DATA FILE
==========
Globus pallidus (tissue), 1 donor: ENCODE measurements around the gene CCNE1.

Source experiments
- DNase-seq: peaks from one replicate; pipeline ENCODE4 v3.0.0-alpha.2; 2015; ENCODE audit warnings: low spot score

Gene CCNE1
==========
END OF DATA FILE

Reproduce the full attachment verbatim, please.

Globus pallidus (tissue), 1 donor: ENCODE measurements around the gene CCNE1.

Source experiments
- DNase-seq: peaks from one replicate; pipeline ENCODE4 v3.0.0-alpha.2; 2015; ENCODE audit warnings: low spot score

Gene CCNE1